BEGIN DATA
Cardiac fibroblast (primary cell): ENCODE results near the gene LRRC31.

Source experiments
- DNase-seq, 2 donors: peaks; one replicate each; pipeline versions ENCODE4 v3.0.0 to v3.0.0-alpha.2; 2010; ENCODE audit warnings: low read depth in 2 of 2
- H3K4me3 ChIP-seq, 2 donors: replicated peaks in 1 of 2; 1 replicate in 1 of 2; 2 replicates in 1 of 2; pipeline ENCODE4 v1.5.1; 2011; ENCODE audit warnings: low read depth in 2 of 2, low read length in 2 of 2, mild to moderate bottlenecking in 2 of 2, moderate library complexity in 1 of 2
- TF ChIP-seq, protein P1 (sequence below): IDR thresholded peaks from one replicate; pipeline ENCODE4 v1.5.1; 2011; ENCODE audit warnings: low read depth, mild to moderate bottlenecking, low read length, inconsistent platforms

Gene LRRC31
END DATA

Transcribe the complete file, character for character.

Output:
Cardiac fibroblast (primary cell): ENCODE results near the gene LRRC31.

Source experiments
- DNase-seq, 2 donors: peaks; one replicate each; pipeline versions ENCODE4 v3.0.0 to v3.0.0-alpha.2; 2010; ENCODE audit warnings: low read depth in 2 of 2
- H3K4me3 ChIP-seq, 2 donors: replicated peaks in 1 of 2; 1 replicate in 1 of 2; 2 replicates in 1 of 2; pipeline ENCODE4 v1.5.1; 2011; ENCODE audit warnings: low read depth in 2 of 2, low read length in 2 of 2, mild to moderate bottlenecking in 2 of 2, moderate library complexity in 1 of 2
- TF ChIP-seq, protein P1 (sequence below): IDR thresholded peaks from one replicate; pipeline ENCODE4 v1.5.1; 2011; ENCODE audit warnings: low read depth, mild to moderate bottlenecking, low read length, inconsistent platforms

Gene LRRC31